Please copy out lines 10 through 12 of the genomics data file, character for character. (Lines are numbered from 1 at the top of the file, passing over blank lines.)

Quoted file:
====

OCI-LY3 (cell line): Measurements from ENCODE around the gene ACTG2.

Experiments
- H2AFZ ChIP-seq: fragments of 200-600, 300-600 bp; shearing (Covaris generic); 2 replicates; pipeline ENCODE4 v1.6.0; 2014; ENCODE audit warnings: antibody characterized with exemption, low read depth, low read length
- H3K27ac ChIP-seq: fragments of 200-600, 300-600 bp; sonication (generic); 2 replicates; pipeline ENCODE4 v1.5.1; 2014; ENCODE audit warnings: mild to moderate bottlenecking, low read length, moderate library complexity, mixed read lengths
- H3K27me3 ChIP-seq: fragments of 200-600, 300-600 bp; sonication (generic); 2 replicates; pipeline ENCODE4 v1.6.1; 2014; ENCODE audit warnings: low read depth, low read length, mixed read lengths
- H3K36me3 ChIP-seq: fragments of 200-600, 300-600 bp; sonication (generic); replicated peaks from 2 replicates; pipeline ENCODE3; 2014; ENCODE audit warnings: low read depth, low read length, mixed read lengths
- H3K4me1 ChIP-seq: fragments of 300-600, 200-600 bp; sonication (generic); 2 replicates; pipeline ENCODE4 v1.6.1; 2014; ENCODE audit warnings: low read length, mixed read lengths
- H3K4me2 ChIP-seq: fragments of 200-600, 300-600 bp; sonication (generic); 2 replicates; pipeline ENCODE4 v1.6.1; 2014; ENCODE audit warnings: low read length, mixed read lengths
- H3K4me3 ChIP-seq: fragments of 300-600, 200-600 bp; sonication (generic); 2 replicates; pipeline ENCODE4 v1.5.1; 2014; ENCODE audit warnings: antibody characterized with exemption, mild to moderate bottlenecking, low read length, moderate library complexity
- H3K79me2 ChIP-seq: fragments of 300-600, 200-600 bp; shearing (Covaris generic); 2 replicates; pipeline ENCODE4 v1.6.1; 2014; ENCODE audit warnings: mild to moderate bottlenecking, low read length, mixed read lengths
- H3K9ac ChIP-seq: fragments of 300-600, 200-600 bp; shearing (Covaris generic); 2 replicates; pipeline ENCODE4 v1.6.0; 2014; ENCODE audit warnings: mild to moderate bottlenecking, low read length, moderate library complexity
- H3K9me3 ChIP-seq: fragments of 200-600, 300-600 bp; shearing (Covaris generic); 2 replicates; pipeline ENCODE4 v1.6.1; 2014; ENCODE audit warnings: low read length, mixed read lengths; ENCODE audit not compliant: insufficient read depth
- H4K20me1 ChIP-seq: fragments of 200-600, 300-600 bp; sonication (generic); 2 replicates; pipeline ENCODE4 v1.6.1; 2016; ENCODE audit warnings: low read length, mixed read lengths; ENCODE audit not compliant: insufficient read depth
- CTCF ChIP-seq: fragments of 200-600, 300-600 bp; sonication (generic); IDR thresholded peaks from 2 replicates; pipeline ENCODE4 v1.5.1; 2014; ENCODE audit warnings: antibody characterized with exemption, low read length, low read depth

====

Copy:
- H3K79me2 ChIP-seq: fragments of 300-600, 200-600 bp; shearing (Covaris generic); 2 replicates; pipeline ENCODE4 v1.6.1; 2014; ENCODE audit warnings: mild to moderate bottlenecking, low read length, mixed read lengths
- H3K9ac ChIP-seq: fragments of 300-600, 200-600 bp; shearing (Covaris generic); 2 replicates; pipeline ENCODE4 v1.6.0; 2014; ENCODE audit warnings: mild to moderate bottlenecking, low read length, moderate library complexity
- H3K9me3 ChIP-seq: fragments of 200-600, 300-600 bp; shearing (Covaris generic); 2 replicates; pipeline ENCODE4 v1.6.1; 2014; ENCODE audit warnings: low read length, mixed read lengths; ENCODE audit not compliant: insufficient read depth